What Makes Pizzelle Irons Unique In The World Of Waffle Makers

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Making pizzelle (not to be confused with krumkakes) is an old Italian Christmas tradition. Today, the wafer cookies have cemented themselves as a celebrated holiday food on tables around the world. The vanilla (or sometimes almond) flavored cookie is specific to the Abruzzo region of Italy, and is one of the oldest known cookies in history. There's a reason why it's stuck around. Pizzelle are crisp yet tender and chewy and are impressed with intricate designs. Although, unlike many beloved baked goods, pizzelle cannot be shaped by hand for a perfectly imperfect wabi-sabi style presentation. 

Instead, making pizzelle requires a specialized appliance: a pizzelle iron. In this type of iron, the dough is pressed between two hot plates, which simultaneously bake, stamp, and flatten the cookie into the desired shape and thickness. Pizzelle irons are similar to classic waffle maker appliances. But, instead of square molds, they are outfitted with ornate snowflake or floral designs, impressing an aesthetic stamp into the thin, crispy cookies. 

Unlike waffles, the stamp in pizzelle is more decorative than functional. And, unlike waffle cone makers, pizzelle irons are outfitted with thicker plates, meaning the appliance is versatile enough to make a variety of different treats. What's more, you can use pizzelle to make cannoli or homemade waffle cones for ice cream. You could even use two of 'em to make an ice cream sandwich. Pizzelle irons can make savory foods, too, like thin pizza crusts for shaping novelty pizza cones.

Multiple molds and customizable size options

If you only plan to make pizzelle for yourself, then a single mold might be fine. But, if you're making large quantities of cookies for a crowd, opting for an appliance with two or even four molds might be a better move. The nonstick 5-inch model by CucinaPro costs $59.99 on Amazon and is outfitted with two molds for baking pizzelle twice as fast — perfect for folks who plan to regularly rock the bake sale. Still, it's worth it to shop around. 

Another similar dual-plated model by FineMade costs $20 less on Amazon and accomplishes pretty much the same goal, but it isn't made of such industrial quality. When determining which appliance is right for you, take into account how often you're going to be making large batches of cookies. Pizzelle irons come in different sizes, too. They commonly range between 4 to 5 inches in diameter, but larger or smaller models are out there, as well. Size can be a key factor if you plan to use your pizzelle iron to make foods other than pizzelle.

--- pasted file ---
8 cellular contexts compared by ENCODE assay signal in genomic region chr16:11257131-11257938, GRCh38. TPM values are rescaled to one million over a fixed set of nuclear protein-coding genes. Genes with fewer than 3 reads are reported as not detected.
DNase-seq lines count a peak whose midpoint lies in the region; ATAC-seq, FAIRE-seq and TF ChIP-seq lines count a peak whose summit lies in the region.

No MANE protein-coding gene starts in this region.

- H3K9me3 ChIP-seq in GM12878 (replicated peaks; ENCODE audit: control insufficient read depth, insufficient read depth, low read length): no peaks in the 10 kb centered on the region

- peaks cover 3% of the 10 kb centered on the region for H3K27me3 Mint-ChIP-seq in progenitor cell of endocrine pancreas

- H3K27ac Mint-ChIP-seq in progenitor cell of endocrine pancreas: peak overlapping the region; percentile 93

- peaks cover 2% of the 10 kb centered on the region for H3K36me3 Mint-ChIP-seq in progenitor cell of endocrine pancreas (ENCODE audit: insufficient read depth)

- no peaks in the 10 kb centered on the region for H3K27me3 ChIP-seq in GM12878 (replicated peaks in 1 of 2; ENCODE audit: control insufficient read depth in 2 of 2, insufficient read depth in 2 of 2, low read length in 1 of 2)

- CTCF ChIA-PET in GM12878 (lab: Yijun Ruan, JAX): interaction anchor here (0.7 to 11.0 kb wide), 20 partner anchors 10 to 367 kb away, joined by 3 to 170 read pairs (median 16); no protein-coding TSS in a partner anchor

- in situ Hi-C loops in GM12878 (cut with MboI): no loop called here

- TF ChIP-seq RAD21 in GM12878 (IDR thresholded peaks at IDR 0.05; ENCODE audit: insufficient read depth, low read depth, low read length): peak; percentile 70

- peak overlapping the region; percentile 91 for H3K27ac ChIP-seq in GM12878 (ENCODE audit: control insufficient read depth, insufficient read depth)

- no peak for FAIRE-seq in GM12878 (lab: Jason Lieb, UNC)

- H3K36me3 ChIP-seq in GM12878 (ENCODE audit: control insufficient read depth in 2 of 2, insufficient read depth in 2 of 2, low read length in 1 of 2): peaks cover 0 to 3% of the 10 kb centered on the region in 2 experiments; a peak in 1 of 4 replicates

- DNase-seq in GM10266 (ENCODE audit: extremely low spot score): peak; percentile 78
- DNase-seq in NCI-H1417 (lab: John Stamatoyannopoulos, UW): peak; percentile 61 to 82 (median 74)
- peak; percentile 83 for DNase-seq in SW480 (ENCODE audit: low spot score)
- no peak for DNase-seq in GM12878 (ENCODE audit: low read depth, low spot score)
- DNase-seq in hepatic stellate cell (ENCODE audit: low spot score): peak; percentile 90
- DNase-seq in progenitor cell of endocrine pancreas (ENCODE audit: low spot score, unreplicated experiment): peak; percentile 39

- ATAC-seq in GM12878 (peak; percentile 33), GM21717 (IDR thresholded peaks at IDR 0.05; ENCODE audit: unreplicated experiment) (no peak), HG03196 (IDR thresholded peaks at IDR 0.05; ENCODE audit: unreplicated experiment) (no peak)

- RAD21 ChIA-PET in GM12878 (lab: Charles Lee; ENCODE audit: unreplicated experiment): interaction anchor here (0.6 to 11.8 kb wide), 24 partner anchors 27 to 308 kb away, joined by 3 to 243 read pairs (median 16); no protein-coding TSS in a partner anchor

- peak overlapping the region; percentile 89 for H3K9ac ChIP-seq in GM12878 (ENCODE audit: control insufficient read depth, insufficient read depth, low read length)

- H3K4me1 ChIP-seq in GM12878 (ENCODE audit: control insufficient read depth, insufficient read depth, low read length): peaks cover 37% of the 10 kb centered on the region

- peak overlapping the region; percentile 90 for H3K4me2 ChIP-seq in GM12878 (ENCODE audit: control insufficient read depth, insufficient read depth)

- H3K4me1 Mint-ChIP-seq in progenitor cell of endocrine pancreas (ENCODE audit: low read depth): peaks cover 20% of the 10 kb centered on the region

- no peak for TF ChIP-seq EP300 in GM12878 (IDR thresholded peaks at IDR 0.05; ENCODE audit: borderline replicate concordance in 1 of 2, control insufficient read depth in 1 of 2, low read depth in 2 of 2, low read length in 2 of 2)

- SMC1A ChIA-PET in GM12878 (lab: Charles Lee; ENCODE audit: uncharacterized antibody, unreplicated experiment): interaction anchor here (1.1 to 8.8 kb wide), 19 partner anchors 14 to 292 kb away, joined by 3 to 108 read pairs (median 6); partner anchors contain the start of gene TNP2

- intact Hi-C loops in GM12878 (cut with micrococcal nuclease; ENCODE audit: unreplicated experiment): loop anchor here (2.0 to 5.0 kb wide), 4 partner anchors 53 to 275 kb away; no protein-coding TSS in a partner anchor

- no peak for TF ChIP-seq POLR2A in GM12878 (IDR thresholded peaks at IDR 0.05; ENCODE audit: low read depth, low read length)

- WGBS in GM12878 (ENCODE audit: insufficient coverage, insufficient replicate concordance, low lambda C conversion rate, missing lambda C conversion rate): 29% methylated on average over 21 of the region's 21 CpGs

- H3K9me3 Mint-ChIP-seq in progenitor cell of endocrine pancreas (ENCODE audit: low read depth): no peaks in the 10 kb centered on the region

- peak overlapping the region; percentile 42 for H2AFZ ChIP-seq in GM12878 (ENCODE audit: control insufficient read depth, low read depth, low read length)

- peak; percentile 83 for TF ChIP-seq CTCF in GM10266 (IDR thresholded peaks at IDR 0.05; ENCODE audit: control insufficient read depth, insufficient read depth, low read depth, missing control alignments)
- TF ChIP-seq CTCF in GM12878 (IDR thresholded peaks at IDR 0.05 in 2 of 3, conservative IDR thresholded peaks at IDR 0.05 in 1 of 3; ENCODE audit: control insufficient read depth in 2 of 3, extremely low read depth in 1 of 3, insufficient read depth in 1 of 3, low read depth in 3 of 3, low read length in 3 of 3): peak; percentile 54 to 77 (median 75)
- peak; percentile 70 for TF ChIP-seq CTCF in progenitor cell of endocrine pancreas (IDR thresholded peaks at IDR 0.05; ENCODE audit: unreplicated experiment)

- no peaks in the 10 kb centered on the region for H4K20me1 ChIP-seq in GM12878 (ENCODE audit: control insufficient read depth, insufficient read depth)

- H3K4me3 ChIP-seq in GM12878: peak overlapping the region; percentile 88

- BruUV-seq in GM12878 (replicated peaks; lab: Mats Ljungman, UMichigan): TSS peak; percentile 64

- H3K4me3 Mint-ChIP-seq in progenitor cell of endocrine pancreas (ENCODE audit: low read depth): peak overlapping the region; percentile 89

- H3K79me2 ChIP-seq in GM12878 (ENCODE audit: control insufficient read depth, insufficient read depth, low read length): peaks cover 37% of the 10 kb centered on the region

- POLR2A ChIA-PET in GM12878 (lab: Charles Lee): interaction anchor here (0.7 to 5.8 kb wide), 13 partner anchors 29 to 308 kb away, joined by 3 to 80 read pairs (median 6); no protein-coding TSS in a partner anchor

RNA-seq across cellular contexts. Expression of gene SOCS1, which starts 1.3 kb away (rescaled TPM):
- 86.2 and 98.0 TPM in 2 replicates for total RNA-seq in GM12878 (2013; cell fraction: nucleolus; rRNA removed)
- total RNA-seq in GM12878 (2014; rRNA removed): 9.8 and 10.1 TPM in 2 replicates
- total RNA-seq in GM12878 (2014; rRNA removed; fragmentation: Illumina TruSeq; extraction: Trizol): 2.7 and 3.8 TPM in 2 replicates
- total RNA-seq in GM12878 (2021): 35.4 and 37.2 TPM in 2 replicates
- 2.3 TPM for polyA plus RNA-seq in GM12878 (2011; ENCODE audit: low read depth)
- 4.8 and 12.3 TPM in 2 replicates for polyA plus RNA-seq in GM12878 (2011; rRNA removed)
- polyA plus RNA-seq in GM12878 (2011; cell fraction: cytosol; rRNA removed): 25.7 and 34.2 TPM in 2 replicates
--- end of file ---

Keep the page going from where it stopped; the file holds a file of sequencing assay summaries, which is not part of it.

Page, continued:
If you're going to be rolling your thin wafer dough into cannoli or waffle cones, for example, they'll need to be wide enough that they can be manipulated without cracking. If space is a concern, Dash — the industry giant of mini kitchen appliances — makes a mini pizzelle iron that's just $10 on the Williams Sonoma website. This sturdy little tool produces 4-inch wide cookies pressed with a variety of patterns and weighs just 1 pound — a good fit for apartment-dwelling foodies who might be low on cabinet room.

Take advantage of modernity

Proto-pizzelle irons were fitted with a long handle, as they needed to be rotated and held over a fire. Luckily for modern home cooks, today's pizzelle-makers have their own electric heating elements and (often) non-stick griddles for easy cleanup. On the topic of modernity, also opt for an appliance with an indicator light, which will tell you when the pizzelle is done baking. Unless you have the process down to an exact science, it can be tricky to gauge how done your wafer is when it's still out of sight in the iron. 

Unlike many other waffle makers, pizzelle irons are coated with a layer of non-stick material. The appliances are often made with a stainless steel body and baking plates, which quickly conduct and evenly distribute heat. Older models are sometimes made from iron, which also totally gets the job done, but tends to rust over time and doesn't always have a nonstick layer built in.